Ask the Past: Mother's Day

Is there a traditional present to give your mum for Mother's Day? I usually get her a card and a manicure voucher, but I'd like to do something different this year.

Mother's Day hasn't really been around very long - it was started in Philadelphia in 1907 - but it has been around longer than manicure vouchers have, so we can probably find you something more traditional.

Surprisingly, Mother's Day worked its way to NZ quite quickly. The first mention I found of it on Papers Past was in the Wairarapa Daily Times on the 3rd of July 1908:

A movement, originating in Philadelphia, is rapidly extending throughout the States to set aside May 10th each year as "Mother's Day." Every man, woman and child pledges that day to wear a white carnation "in honour of the best mother who ever lived."

I found several other articles from around 1908-1911 that mentioned wearing either white carnations, white flowers more generally, or white ribbon, so it seems like the most traditional Mother's Day gift option is nothing at all. White carnations, incidentally, mean innocence in most of the books that specifically mention them, so you'll have to decide if that's the most appropriate flower to wear for your mum. Some other options include white roses ("I am worthy of you" if they're fresh, or "transient impressions" if they're withered), white poppy ("sleep: my bane, my antidote"), white oak ("independence"), and white catchfly ("betrayed"), so there's an option there for everyone, even for people who a challenging relationship with their mums or who have issues with insomnia that they want to raise on Mother's Day.

Of course, not everyone wanted to give the Americans credit for inventing Mother's Day. I found quite a few articles (starting with this rather grumpy letter to the editor in the Dominion on the 23rd of July 1910) correcting the record:

I would like to call the attention of the Hon. Geo. Fowlds and others to the fact that America did not originate the idea, but that the practice of keeping "Mothering Sunday" is an ancient custom in England, as many can testify. Mid-Lent Sunday is the day commonly known as "Mothering Sunday," and on that day all lads and girls used to endeavour to go and visit their mothers, who, on their part, made a Simnel cake for them, as a token of their affection. Should they be unable to visit their mothers in person, the young people were in duty-bound to send some token of love, which, if possible, should take the form of a bunch of violets.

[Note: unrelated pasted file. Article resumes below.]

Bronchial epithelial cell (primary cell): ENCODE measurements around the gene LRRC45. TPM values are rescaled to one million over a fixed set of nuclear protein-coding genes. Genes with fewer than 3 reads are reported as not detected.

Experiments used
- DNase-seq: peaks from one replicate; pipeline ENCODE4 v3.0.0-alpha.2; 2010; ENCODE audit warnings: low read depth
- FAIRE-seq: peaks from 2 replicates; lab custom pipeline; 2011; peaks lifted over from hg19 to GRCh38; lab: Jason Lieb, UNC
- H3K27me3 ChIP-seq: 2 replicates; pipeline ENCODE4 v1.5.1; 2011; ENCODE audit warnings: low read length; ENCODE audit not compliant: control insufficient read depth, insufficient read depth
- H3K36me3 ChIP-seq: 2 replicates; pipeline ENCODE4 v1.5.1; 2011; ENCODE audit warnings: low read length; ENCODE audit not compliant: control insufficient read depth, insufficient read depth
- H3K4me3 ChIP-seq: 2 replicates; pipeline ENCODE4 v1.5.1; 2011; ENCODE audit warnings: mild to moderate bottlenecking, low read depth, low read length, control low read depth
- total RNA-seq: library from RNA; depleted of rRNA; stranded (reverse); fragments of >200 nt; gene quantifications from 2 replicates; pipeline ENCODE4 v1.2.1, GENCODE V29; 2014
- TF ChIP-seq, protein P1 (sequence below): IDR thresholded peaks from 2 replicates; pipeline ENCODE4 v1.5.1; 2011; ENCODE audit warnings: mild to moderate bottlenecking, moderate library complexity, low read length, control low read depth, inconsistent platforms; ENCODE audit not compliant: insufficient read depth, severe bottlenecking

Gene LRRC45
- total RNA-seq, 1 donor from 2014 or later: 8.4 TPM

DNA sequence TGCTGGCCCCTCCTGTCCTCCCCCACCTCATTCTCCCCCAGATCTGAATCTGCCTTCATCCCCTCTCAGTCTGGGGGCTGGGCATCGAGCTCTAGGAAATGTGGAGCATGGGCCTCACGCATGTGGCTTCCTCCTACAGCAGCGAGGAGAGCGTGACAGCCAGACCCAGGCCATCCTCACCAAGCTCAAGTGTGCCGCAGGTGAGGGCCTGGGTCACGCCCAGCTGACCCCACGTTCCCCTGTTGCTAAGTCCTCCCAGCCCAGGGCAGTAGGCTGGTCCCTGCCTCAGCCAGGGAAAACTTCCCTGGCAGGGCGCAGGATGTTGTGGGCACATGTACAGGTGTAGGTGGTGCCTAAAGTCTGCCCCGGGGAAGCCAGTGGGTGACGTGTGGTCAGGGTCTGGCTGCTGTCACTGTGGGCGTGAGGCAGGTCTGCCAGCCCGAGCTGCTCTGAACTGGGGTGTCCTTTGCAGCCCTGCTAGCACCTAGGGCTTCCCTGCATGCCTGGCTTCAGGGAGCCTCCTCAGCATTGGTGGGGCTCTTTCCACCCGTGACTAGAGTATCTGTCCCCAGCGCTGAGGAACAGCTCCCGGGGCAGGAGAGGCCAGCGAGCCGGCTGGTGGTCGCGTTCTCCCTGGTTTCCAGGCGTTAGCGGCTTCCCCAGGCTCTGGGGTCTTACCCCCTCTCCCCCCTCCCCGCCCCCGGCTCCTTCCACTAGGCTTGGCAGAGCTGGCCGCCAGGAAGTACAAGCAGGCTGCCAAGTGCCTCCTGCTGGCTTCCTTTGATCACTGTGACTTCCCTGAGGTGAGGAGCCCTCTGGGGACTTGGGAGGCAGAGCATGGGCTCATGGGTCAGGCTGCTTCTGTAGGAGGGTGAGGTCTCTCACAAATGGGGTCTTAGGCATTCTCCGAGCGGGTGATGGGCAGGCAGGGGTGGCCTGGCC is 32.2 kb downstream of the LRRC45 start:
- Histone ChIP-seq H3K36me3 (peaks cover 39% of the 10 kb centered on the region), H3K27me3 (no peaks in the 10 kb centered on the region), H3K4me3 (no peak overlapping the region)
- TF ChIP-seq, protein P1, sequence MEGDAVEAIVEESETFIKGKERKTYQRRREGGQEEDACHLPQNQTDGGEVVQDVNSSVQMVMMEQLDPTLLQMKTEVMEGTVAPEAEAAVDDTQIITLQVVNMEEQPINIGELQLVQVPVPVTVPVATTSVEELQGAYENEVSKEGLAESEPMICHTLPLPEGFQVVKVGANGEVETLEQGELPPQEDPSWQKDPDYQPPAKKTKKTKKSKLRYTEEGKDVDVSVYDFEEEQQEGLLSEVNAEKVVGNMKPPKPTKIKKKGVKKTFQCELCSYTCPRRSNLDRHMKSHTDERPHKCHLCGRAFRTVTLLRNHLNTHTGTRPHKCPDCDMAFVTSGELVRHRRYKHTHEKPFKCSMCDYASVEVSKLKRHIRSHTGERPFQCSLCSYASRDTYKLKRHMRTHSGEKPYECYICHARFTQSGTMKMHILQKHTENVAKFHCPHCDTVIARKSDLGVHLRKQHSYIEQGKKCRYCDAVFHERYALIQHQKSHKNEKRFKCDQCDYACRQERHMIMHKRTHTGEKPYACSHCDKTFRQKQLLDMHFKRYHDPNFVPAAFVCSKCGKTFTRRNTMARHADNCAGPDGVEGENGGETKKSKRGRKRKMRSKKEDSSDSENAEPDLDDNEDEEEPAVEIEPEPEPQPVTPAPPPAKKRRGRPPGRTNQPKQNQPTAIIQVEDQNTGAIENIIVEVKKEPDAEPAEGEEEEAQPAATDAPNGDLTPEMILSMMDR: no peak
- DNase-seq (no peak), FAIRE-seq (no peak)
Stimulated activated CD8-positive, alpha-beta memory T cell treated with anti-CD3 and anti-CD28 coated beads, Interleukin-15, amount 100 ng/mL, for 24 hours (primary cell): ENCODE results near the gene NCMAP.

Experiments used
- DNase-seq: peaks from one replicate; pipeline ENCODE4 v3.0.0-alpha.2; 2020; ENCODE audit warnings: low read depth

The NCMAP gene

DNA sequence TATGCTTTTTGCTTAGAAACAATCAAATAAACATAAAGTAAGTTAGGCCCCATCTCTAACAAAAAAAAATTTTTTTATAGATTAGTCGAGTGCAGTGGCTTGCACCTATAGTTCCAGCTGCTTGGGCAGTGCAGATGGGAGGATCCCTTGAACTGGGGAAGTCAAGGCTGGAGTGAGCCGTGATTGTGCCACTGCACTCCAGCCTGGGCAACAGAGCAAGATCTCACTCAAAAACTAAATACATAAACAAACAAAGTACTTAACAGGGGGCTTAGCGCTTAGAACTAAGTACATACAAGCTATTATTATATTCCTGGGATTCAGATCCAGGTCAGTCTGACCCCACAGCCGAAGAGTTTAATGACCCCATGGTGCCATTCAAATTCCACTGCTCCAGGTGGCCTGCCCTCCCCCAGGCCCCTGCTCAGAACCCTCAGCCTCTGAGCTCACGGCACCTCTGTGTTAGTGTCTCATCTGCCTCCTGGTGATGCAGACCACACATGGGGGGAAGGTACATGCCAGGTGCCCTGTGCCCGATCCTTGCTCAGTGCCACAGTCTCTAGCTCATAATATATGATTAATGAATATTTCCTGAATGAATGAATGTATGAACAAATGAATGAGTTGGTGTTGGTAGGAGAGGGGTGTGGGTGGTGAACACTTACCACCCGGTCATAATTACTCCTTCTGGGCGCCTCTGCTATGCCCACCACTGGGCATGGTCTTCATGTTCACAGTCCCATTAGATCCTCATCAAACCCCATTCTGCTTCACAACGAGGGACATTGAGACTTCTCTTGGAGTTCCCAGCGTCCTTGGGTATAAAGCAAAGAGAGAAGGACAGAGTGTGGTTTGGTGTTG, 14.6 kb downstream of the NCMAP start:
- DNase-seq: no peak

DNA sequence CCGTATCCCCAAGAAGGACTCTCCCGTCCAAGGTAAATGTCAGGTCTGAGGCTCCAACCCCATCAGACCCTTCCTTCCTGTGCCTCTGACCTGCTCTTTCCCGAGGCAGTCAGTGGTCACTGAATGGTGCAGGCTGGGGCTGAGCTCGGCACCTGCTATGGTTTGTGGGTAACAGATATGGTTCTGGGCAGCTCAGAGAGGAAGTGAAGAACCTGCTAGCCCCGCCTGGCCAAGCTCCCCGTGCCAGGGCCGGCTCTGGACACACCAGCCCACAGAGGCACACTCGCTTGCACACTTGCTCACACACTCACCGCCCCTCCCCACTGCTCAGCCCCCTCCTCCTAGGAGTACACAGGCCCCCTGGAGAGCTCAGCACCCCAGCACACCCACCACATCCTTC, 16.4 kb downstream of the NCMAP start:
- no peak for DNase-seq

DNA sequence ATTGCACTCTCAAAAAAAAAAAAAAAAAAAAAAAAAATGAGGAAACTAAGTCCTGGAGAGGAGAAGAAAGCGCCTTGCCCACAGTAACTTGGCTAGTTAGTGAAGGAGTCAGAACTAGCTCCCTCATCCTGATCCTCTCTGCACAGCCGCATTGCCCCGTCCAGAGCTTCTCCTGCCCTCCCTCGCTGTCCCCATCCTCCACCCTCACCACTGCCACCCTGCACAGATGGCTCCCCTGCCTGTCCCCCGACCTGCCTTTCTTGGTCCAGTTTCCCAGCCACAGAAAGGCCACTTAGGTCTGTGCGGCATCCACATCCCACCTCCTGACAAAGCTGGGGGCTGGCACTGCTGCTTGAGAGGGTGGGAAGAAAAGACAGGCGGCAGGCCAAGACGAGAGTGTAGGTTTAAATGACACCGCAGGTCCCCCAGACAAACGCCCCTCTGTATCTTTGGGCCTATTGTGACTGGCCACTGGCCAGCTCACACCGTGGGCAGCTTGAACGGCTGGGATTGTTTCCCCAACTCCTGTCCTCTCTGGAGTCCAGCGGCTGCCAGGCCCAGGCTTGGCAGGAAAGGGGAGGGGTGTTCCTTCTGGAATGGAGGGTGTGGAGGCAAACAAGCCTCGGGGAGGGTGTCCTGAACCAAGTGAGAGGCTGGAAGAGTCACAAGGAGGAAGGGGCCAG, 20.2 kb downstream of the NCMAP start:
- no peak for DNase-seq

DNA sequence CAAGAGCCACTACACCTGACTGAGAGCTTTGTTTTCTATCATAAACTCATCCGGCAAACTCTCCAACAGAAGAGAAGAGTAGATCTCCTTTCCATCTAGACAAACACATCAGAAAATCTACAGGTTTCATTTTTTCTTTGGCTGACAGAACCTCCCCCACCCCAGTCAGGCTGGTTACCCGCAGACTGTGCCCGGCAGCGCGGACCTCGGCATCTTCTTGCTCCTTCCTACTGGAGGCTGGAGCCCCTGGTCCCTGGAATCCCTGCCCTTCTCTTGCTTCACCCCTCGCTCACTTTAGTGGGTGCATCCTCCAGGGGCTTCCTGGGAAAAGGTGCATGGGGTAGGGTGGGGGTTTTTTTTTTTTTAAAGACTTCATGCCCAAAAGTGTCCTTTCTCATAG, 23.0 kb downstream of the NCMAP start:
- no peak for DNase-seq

Violets, incidentally, can mean "faithfulness" (blue violets), which is a nice sentiment, but they can also mean "watchfulness" (dame violet), "modesty" (sweet violet), or "rural happiness" (yellow violets), so choose your colours carefully to avoid confusion. If you think the cake sounds like a more unambiguous choice, good news - this article from The Dominion on the 6th of May 1937 says that actually it's not your mum's job to bake you a simnel cake, it's your job to bake one for her:

One of the most charming customs of the old Mothering Sunday, which unfortunately has not survived the years, was the practice of sending a simnel cake to mothers. Quaintly enough, one legend about the origin of the simnel cake is bound up with a quarrel. According to this story, “simnel” is derived from the names of an old couple, Simon and Nell. They were always quarrelling, but one day they settled down in friendly fashion to make a cake for their children. Soon they found even in that peaceable task a cause for disagreement. One said the cake should be baked, the other that it should be boiled. Nell broke a broom over Simon’s head and Simon threw a stool at Nell. Meanwhile the crust of the cake had hardened and they were only just in time to rescue it before it was spoiled altogether. From that day, simnel cakes always had very hard crusts.

Here's a recipe for simnel cake from an article about Mothering Sunday from the New Zealand Mail on the 18th of March, 1892:

Take three eggs, and beat them up; dissolve a piece of ammonia of the size of a bean in hot water. Mix these with. a quarter of a pint of milk. Then mix together 2 1/2 lb of flour, 1 1/2 lb of butter, 2 1/2 lb of currants, 1 lb of raisins, 1 lb of sugar, 1/4 lb of sweet almonds, the rind of one lemon grated, 1/2 oz of cinnamon, and a little nutmeg and ground mace. With these, 1 lb of fresh brewers yeast must be put into sponge, but at first only half the quantity of the fruit. It is best to set it so, at, for instance, ten o’clock in the morning, and then knead it at noon, and make up into cake at three o’clock, when the rest of the fruit may be scattered in, The shape of the cake for baking should be a flat round, about two inches thick. Before and after baking the Simnel must be brushed over with treacle and water mixed. When done, a layer of very small comfit sweets should be put on the top.

And here's a more modern recipe from Aunt Daisy's Cookery Book (1953):

Eight oz. butter, 10 oz. flour, 1/4 lb mixed peel chopped, 2 oz. cherries cut up, 1 teaspoon baking powder, 8 oz. sugar, 2 oz. ground rice, 1 lb. currants, 4 eggs. Cream butter and sugar, then add eggs one at a time, then flour and fruit alternately. Place 1/2 mixture in tin, then cover with a layer of almond paste. Add other half of cake mixture. When cooked, decorate with the other half of the almond paste mixture, made thus: 8 oz. ground almonds, 3 oz. icing sugar, 1 teaspoon almond essence, 3 oz. castor sugar, 1 tablespoon melted butter, 1 well-beaten egg. Mix well and roll. Bake cake in moderate oven for about 2 1/2 hours. Almond paste may be bought ready made.

I'm sure that will help.

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